In 1885 in Hartford City, Maria held meetings at another church that had gone cold. As usual, the power of God fell upon the meetings. But these meetings were different in that the power of God wasn’t confined to just the church, but it went out over the entire city. The first meeting began with a most unusual manifestation. A little boy fell under the power of God. When he arose, he was transformed. He stepped onto the pulpit and began to implore people to come to the Lord. He didn’t speak as a little boy, but as a mature evangelist!  

As the meetings went on, the power of God increased and began to move over the entire city like a wind. Men, women, and even children were struck down by the power of God while in their places of work and in their homes. One instance took place 17 miles outside the city. When they came out of their trances, they testified about experiencing wonderful visions of God. They were all converted, shouting thanks to God. The city changed dramatically—a spirit of love was everywhere.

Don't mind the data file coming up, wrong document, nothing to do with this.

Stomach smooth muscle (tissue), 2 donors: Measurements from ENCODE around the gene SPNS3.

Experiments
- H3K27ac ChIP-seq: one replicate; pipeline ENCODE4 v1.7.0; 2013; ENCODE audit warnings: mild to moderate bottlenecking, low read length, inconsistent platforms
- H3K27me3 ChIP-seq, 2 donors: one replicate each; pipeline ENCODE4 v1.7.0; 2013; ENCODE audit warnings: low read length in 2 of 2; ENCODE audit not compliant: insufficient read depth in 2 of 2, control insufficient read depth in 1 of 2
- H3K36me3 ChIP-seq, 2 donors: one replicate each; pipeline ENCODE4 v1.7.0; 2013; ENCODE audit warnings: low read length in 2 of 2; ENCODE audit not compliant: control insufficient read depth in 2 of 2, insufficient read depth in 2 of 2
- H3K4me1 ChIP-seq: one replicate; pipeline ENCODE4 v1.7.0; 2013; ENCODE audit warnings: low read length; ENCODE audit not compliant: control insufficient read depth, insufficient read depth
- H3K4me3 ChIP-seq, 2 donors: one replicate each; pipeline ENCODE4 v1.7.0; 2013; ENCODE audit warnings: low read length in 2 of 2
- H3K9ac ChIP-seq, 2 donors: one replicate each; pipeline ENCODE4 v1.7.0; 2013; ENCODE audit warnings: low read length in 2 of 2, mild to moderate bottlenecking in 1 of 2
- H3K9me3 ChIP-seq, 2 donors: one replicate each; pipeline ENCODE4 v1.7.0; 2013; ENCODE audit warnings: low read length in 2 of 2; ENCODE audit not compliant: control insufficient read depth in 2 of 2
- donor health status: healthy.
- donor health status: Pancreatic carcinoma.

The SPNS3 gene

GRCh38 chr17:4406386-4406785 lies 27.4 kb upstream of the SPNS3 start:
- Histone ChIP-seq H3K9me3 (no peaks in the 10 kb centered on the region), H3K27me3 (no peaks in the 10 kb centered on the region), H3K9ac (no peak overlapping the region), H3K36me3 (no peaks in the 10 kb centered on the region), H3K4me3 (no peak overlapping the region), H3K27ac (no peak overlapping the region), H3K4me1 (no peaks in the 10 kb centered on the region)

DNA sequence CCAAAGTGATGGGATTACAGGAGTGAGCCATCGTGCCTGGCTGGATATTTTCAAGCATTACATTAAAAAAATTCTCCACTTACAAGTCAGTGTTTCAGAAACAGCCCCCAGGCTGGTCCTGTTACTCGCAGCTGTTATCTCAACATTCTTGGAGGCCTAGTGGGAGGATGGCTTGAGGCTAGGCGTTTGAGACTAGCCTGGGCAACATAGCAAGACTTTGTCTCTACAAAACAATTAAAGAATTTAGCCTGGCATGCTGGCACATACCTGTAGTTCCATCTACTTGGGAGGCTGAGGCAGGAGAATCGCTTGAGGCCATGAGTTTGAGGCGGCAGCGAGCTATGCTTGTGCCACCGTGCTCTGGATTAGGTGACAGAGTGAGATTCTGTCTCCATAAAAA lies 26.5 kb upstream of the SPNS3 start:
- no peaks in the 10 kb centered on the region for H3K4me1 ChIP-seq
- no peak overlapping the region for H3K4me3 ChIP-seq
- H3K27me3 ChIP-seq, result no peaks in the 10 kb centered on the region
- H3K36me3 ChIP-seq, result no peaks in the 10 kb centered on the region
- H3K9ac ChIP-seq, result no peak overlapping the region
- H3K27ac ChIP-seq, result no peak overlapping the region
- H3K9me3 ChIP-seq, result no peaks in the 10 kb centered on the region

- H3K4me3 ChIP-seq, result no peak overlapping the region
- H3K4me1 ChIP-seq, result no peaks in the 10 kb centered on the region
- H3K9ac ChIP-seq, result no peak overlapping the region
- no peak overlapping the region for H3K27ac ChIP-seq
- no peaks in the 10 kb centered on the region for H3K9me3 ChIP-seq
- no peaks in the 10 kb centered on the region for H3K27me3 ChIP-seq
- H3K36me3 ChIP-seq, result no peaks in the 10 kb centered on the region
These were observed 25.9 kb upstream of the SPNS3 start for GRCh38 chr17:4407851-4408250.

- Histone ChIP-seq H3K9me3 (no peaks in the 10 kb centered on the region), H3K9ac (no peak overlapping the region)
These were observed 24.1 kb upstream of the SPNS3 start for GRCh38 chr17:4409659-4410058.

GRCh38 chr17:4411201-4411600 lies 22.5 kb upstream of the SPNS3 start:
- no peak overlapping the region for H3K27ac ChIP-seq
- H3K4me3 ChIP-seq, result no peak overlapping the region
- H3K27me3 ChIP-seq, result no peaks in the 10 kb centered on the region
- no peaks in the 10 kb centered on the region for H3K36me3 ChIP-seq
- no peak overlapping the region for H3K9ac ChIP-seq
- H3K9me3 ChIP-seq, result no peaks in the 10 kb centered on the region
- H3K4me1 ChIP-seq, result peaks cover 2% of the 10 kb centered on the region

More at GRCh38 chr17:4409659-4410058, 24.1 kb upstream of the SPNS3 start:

In another meeting, the church was filled with the glory of God which manifested like a mist. People fell out of their seats all over the congregation. The unsaved cried out to God for mercy.

Maria accepted the invitation of an unsaved lawyer to come to his home. While she talked with him about salvation, the glory of God manifested as brilliant light. Maria said she became “almost blind with the glory of God.” She said her hands looked transparent! Needless to say, the unsaved lawyer gave his life to God.